There’s an area of the advertising business that’s not so patiently waiting to be automated, and I think it will finally, finally happen in 2013. I am speaking of course, about the actual media RFP and buying process.
Before you get all bent out of shape and try to tell me, “Geez Cory, it already is -- you are so out of it,” be sure you have all the facts.
Fact #1: Outside of a self-service seat on a DSP, the vast majority (if not 90%) of all media is still managed through the traditional insertion order signature process. This applies to online and offline alike. Just about every media planner will tell you the same thing: This archaic process is awful.
Fact #2: At least 80% of all online media RFPs are still handled through an outdated, almost laughable, excel-based template approach. Even the agencies that issue a web-based form for filling out RFPs end up pushing the info out to excel and managing the RFP process through pivot tables, sorting and hiding rows and columns until they know what they’re going to buy.
Fact #3: Without a doubt, the advertising business is a relationship-driven business, meaning the majority of media buys are done off a combination of past performance combined with personal relationships. With so many choices out there in the marketplace, many of the final decisions are based on the relationships between buyer and seller. At least the first “test buy” is driven in that manner. Once you’re on the buy, performance dictates whether you stay.
When I was doing more consulting-type projects over the years, I did surveys -- and most buyers have four to five “usual suspects” they put on a buy, even though they tend to RFP as many as 10 in a specific category. Most of the RFP process is client-driven, meaning they want to see the competition, but the agency has a good feel for what they’re going to recommend. As much analysis as they do, much of the value assigned is qualitative and subjective. It’s not a bad thing that this business is so relationship driven. We just need to be honest about it.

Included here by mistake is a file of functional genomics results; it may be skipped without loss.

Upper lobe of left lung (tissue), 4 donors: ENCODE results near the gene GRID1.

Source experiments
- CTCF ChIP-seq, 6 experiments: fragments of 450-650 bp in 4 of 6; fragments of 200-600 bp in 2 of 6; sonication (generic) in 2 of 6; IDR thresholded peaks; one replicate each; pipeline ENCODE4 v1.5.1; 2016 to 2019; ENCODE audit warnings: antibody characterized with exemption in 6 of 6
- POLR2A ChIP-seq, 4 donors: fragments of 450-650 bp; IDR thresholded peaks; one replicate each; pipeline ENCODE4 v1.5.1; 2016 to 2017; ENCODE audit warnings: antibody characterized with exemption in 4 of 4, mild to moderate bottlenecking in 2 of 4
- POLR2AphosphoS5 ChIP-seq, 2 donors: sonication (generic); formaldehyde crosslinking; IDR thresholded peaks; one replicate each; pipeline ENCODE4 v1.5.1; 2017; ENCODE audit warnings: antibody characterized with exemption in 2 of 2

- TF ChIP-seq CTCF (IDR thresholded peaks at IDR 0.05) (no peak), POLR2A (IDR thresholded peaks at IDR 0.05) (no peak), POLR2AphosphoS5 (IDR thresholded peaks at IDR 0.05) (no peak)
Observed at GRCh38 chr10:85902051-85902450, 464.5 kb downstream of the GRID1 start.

But what if the business were driven by true analytics rather than “analytics,” and there were tools that made the process of issuing RFPs, selecting vendors and executing campaigns -- even those with multiple rounds of optimization -- more efficiently? I think this is the year for all that to happen. I have personally heard of four companies in the last two months who are trying to build this toolset, and the market seems poised for one, two or even three of these platforms to take hold and gain usage quickly.
For a business that is as fully automated as ours, it’s crazy that there’s still a manual process for determining campaign placement. The IO process itself is onerous, and it leads to millions of dollars worth of errors in the agency media management process every year. Ask any CFO or comptroller in the agency world why it takes so long for them to pay their bills (many are regularly as far behind as 120 days on payments) and they will tell you it’s because of the process of reconciling their media buys. If the process were truly automated on both sides, this would be a much easier problem to solve.
From what I’ve seen recently, 2013 and 2014 will be the years when the business of buying media finally gets efficient. Don’t you agree it’s about time?